+200 to +600mv and so it is an oxidizing agent.
High pH ionized water demonstrates a -ORP or -mV
and so is a reducing agent or "antioxidant". Most
bottled waters are very acidic (low pH) and also
have higher ORPs (over +400mv).
pH and ORP alteration is a highly variable and
depends primarily on three factors:
1. The source water and its natural mineral
content - water varies widely in this respect.
2. The voltage applied to the water during
3. The flow rate through the ionizer's water
These variables have a dramatic effect on pH
and ORP or mV.
An ionizer works primarily on the mineral
content in the water. It is the dissolved mineral
content (referred to as TDS) which creates the
pathway for the "ionization" (or more correctly
electrolysis) to occur. Water without mineral
content or TDS, like reverse osmosis or distilled
water, will not conduct the current and therefore
can not be "ionized" and is therefore called
"deionized" water. This first variable is the
most crucial to performance. Tap waters vary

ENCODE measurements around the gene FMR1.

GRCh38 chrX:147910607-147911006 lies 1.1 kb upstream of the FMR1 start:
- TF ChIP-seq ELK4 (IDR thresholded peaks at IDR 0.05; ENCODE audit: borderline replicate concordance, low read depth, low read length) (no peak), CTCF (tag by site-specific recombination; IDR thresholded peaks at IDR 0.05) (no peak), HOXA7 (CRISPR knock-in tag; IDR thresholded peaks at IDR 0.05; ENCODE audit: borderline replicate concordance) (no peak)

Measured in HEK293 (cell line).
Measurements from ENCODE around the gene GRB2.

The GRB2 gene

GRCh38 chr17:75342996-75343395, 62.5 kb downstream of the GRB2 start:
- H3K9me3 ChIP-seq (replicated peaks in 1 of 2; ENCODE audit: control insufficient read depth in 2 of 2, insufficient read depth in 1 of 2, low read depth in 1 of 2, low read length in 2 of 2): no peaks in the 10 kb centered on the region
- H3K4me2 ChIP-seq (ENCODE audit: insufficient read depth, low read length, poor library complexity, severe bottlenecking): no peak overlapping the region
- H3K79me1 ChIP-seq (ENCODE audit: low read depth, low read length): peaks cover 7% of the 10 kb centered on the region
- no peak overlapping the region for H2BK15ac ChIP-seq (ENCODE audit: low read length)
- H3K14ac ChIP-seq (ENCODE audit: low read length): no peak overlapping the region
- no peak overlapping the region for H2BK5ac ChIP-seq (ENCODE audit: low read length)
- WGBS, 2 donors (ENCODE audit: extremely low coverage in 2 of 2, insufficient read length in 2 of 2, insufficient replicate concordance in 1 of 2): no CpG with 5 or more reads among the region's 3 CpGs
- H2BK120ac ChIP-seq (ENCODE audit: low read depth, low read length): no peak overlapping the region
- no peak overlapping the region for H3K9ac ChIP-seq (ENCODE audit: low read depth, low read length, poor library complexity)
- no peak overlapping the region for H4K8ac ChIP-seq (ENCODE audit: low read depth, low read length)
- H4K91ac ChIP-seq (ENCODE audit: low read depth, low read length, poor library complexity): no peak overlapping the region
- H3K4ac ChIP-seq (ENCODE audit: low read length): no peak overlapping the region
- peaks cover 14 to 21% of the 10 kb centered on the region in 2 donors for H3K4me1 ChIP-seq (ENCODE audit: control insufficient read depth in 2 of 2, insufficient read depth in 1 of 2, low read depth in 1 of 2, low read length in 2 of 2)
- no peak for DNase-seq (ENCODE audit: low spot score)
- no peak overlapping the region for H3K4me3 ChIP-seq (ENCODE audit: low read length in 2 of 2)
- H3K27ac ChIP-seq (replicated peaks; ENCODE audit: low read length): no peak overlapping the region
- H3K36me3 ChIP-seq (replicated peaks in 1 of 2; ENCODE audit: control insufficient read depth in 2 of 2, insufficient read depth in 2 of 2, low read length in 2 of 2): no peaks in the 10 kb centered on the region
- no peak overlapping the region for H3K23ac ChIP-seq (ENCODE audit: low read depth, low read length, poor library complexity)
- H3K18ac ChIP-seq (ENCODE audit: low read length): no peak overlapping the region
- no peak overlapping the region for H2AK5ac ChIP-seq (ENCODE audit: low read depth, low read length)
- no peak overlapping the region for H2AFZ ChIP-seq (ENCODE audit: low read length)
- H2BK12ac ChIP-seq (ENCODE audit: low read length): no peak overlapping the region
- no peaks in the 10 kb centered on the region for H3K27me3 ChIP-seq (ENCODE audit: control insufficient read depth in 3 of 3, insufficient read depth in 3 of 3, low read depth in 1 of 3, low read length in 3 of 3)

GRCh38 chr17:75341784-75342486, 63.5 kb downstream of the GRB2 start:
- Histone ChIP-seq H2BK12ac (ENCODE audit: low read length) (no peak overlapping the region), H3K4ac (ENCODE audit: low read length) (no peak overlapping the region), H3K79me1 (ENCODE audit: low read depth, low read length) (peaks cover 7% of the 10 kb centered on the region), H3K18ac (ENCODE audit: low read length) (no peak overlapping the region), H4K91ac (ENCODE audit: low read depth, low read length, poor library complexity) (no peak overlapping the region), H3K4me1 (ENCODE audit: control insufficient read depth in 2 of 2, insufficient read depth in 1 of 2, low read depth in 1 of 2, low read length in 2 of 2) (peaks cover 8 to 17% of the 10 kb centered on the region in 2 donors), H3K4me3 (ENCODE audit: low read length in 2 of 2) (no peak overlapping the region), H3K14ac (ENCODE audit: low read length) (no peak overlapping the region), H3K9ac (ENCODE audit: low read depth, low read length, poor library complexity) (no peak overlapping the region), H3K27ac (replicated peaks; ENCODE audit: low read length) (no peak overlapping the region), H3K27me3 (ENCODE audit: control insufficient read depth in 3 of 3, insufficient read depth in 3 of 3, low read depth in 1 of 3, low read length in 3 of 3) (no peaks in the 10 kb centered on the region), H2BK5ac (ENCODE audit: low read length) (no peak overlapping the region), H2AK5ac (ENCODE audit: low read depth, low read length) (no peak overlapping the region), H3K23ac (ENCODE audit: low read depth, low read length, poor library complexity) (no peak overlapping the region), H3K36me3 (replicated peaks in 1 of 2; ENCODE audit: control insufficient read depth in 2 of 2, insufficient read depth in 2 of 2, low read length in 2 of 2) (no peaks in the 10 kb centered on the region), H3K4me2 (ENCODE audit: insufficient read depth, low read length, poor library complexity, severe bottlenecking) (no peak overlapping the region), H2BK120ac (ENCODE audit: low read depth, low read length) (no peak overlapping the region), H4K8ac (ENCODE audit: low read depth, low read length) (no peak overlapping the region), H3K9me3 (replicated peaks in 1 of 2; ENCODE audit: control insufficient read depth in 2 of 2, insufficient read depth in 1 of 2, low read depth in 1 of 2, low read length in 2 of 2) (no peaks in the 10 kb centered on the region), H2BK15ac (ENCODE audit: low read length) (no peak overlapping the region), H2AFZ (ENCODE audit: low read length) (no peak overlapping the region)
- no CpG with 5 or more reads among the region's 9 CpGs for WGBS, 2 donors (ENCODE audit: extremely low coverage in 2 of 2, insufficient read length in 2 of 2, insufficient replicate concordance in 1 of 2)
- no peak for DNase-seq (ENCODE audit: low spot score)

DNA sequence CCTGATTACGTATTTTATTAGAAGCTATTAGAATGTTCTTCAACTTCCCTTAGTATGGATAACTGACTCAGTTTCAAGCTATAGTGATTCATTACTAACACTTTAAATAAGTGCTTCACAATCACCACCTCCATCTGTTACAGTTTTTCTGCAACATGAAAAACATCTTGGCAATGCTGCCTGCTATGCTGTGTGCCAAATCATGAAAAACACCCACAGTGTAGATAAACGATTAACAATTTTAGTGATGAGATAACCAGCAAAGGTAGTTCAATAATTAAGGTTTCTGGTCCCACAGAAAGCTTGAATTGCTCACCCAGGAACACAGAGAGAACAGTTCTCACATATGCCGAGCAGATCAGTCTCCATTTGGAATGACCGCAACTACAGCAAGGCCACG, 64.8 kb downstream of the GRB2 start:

widely in the dissolved mineral content. The
higher the mineral content ("harder" water),
the higher the levels of pH and ORP/mV alteration
an ionizer can achieve; the lower the mineral
content ("softer water"), the lower levels the
of pH and ORP/mV alteration. The importance of this
variable can not be emphasized enough.
The heart of an ionizer is the water cell which
contains the electrodes. The electrodes are what
deliver the current and creates the "ionization".
We control the voltage conducted through the
electrodes and then to the water by selecting
the different "alkaline" settings on an ionizer.
The higher the alkaline setting (or voltage/mV),
the more alteration you will achieve in pH and
Effective conductivity is the primary determinant -
not electrode size - of effective delivery of the
current or voltage into the water needed to create
Do not be fooled by the claim some manufacturers
make that larger electrodes will necessarily